What To Do If You Think You Have BI-ALCL

The most common presentation of BI-ALCL is a collection of fluid that occurs around your breast implants years after surgery. BI-ALCL is not the most common cause of these late seromas, but sending a sample may be the fastest way to make the determination. Other presentations include a mass attached to the capsule, tumor erosion through the skin, regional lymph node involvement, or sometimes it is discovered during revision surgery. Risk estimates ranged from one in 500,000 to one in 3 million women with implants.

The typical presentation of ALCL is a large seroma (fluid collection) around the breast implant causing obvious enlargement and asymmetry of the breast augmentation.

The typical presentation of ALCL is a large seroma (fluid collection) around the breast implant causing obvious enlargement and asymmetry of the breast augmentation.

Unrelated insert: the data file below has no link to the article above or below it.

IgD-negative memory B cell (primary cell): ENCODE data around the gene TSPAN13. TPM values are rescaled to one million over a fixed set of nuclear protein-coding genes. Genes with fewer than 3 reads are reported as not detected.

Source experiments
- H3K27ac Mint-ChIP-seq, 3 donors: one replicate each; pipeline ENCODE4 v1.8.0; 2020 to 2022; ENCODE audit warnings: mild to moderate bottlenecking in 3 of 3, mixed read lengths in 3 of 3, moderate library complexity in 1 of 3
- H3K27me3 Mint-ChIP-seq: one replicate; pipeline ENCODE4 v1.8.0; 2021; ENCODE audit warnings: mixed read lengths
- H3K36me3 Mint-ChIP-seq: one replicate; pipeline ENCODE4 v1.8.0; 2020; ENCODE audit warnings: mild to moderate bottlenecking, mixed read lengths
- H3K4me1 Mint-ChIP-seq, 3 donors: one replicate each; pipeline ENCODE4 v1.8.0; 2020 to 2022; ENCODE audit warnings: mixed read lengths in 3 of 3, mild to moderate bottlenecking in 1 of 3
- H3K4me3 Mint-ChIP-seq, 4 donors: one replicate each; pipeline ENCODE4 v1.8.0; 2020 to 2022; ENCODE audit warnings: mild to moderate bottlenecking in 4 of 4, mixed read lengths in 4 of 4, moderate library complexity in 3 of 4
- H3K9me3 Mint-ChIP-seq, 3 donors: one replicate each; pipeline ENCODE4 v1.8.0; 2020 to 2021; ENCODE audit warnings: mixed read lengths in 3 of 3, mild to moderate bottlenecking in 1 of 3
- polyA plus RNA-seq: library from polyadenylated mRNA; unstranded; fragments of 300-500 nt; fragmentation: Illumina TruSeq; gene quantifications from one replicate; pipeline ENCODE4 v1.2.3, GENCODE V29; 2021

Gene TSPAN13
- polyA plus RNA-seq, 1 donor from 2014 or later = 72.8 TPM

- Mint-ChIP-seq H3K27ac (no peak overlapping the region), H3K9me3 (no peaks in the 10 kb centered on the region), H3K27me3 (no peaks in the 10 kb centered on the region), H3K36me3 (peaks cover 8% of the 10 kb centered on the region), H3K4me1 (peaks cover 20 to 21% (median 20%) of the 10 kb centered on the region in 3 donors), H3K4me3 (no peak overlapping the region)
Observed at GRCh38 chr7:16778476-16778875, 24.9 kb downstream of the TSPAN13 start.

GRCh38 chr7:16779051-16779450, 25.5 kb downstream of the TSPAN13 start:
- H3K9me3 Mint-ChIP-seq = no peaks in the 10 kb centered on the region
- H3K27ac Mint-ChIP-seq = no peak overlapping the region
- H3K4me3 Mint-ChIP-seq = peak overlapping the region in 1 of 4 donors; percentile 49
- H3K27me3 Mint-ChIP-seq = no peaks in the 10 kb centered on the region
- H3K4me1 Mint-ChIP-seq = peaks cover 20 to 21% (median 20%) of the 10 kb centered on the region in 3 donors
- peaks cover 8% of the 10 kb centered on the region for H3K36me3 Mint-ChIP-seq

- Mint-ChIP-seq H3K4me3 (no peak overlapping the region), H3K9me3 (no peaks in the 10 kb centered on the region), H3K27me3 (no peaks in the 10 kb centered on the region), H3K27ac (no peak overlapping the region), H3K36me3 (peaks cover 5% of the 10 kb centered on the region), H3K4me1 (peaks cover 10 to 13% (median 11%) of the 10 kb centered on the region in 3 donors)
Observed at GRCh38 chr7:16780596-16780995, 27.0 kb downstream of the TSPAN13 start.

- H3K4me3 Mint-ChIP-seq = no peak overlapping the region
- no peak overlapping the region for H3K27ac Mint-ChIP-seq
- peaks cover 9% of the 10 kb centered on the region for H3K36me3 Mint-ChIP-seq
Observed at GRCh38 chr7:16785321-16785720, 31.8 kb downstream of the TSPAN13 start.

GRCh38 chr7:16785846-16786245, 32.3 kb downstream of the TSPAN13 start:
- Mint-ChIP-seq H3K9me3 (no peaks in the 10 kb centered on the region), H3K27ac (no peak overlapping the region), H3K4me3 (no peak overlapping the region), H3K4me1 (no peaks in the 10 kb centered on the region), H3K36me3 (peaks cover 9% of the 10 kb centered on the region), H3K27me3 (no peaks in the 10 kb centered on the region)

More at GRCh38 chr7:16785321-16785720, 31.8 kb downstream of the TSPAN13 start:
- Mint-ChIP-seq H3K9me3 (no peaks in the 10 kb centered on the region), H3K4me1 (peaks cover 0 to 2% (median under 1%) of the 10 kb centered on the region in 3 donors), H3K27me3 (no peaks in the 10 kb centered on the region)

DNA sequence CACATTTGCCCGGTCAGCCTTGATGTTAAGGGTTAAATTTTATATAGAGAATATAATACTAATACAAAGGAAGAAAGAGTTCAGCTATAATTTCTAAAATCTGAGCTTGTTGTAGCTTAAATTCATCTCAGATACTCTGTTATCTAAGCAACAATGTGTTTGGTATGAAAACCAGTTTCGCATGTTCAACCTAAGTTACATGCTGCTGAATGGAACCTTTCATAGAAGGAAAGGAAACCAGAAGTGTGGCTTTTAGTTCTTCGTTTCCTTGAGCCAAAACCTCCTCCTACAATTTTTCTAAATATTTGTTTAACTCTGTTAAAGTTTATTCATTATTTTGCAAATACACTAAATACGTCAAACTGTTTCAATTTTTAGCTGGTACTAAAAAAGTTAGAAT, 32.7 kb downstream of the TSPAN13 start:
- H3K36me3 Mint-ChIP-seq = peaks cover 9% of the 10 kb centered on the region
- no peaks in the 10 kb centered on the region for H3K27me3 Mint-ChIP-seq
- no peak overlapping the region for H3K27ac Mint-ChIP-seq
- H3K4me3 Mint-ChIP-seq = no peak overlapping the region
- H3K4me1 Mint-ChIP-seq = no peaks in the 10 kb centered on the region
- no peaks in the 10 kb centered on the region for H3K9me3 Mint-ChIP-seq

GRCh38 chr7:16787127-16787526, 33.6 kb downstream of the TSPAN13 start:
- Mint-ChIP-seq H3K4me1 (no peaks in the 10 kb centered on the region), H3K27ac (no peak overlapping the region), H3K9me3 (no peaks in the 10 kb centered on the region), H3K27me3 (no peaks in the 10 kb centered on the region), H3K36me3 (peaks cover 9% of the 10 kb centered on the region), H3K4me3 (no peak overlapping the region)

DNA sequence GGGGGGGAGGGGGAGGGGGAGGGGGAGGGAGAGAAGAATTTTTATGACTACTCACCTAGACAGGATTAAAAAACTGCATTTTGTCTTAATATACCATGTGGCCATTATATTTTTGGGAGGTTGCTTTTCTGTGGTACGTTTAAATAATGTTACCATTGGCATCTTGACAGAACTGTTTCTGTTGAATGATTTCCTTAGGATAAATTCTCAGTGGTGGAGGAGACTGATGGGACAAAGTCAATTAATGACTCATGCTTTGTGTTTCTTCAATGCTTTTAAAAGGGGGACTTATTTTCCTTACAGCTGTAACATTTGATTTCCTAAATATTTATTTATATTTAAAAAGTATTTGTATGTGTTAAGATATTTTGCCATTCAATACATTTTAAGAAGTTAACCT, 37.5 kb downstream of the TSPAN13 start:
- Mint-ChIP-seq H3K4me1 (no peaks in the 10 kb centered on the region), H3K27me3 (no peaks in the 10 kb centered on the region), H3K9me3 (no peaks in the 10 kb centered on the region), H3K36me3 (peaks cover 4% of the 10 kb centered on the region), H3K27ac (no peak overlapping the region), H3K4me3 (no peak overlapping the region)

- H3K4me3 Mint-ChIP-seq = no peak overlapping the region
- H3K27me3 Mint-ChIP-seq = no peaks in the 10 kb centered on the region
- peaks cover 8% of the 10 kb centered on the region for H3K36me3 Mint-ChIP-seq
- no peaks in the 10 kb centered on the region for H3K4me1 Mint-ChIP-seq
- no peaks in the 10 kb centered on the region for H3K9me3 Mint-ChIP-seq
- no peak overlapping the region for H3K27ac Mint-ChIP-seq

If you suspect there is a problem with your Breast Implants, whether related to BI-ALCL or not, contact an experienced Board Certified Plastic Surgeon in your area. If your original Plastic Surgeon is still in practice near-by, this would be the best place to start. They have your clinical information, and a head start in the investigation. If you have moved, or your plastic surgeon has retired, try to get a copy of your medical records. This will help your new Plastic Surgeon get to the facts much faster.